Journal Issue: Opportunity in America Volume 16 Number 2 Fall 2006
While efforts such as Title I and state school finance equalizations have succeeded in smoothing school spending across school districts serving more and less advantaged students, they have not eliminated the link between socioeconomic status and educational outcomes. Family background continues to play an important role in determining a child's educational attainment. The costs and benefits of getting further schooling differ according to the socioeconomic status of a child's family, and these differences may be driven by differences in access to quality schools. Because school attendance boundaries are largely determined by neighborhood of residence and because families of different socioeconomic backgrounds live in different neighborhoods, children from more and less advantaged backgrounds attend different schools. Descriptive statistics and more sophisticated analyses find that school quality is positively correlated with family background. Children from well-to-do families attend better schools than children from poor families. As a result, rather than encouraging upward mobility, U.S. public schools tend to reinforce the transmission of low socioeconomic status from parents to children.
Policy interventions aimed at improving school quality for children from disadvantaged families thus have the potential to increase social mobility by reducing the transmission of low socioeconomic status from parents to children through education. Based on the best research evidence, smaller class sizes seem to be one promising avenue for improving school quality for disadvantaged students. Maintaining teacher quality at the same time is also likely to be important. These are but two of the many avenues that growing evidence shows are effective in raising school quality. Smaller schools, grade retention, and summer school are examples of others.61 Despite the considerable political attention paid to charter schools and vouchers that would help the children of poor families attend private school, to date the best evidence suggests that increasing competitive pressure in this way will not significantly improve student achievement. In contrast, growing evidence suggests that institutional accountability systems may generate small improvements in student achievement, although they are also vulnerable to unintended negative consequences.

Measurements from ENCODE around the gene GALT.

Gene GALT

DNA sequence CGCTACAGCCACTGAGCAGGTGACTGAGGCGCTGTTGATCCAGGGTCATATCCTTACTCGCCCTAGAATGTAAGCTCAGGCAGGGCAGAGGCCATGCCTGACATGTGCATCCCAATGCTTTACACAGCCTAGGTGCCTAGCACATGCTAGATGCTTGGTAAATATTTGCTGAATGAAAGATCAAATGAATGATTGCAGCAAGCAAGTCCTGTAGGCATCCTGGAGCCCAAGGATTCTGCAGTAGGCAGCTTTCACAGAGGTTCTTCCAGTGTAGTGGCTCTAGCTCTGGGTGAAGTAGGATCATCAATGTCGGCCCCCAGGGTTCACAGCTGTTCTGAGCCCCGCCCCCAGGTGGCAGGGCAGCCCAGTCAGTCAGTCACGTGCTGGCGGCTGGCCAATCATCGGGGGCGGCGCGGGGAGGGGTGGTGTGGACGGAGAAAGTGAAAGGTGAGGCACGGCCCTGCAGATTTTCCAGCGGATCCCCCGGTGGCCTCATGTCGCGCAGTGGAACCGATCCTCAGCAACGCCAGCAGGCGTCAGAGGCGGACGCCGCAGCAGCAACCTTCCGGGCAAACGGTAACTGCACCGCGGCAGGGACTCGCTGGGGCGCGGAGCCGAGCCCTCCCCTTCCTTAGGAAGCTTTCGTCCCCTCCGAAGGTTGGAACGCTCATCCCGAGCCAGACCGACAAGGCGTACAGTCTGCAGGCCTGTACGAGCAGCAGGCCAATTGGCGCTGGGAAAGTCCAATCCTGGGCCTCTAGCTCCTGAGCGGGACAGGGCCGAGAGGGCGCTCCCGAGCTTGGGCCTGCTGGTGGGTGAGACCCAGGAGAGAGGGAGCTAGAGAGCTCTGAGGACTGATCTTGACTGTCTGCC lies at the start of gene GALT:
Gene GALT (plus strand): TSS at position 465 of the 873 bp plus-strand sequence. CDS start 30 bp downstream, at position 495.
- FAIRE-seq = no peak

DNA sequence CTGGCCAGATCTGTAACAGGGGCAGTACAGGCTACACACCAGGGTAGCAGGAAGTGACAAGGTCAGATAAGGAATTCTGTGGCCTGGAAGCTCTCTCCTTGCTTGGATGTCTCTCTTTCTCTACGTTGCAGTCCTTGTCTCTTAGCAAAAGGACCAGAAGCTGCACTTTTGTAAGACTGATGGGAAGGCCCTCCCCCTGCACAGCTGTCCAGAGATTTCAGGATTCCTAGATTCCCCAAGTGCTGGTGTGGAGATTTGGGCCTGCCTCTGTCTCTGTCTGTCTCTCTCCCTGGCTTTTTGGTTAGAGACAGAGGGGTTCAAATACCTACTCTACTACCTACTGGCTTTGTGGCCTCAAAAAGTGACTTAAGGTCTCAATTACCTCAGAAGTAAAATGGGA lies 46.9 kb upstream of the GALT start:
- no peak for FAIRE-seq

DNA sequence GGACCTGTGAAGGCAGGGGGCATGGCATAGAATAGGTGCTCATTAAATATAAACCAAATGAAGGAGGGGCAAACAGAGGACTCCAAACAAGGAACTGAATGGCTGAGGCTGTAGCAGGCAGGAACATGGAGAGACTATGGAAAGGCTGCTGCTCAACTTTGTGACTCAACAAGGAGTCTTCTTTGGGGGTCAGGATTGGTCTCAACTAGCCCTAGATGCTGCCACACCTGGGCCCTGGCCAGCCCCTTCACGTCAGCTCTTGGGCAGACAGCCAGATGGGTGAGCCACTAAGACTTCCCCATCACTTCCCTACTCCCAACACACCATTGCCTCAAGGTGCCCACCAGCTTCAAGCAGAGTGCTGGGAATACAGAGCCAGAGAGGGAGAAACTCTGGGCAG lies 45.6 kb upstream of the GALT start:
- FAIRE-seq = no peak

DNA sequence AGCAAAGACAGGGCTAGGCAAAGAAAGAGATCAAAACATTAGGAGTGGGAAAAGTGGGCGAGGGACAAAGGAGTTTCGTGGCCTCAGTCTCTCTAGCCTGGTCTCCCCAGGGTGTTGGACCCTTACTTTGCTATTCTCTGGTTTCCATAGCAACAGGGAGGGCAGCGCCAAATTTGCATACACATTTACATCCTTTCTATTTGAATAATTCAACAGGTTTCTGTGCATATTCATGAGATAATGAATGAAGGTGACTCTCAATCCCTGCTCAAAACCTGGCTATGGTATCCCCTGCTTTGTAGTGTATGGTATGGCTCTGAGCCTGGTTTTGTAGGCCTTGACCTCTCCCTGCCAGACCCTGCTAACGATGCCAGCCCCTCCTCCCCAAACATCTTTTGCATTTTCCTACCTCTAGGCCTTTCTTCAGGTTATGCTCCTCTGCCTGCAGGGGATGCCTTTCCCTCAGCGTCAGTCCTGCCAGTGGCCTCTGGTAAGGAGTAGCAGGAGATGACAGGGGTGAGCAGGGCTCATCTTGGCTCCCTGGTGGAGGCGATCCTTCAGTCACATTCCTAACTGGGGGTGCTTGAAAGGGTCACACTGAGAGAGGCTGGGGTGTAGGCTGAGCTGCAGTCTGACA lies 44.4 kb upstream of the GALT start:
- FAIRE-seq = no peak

Because a child's educational achievement depends on so many aspects of his or her life, many of which are outside school, education policy can go only so far. One particular challenge is that more advantaged families can afford to—and will—spend more on their children's education. Thus, these families can partly undo policy attempts to equalize school quality for poor and nonpoor children by spending more money outside school. As an example, based on data from the 2002 Consumer Expenditure Survey, parents who drop out of high school spend an average of $33 a year for recreational lessons or other instruction for children (not including tuition), whereas parents who have graduate degrees spend nearly $600. Under these circumstances, it will be extremely difficult for America's public schools to live up to Martin Luther King Jr.'s ideal of teaching students so well as to make their family background irrelevant. That said, such lofty goals are a standard by which to measure our efforts. We are reminded that we have a long way to go.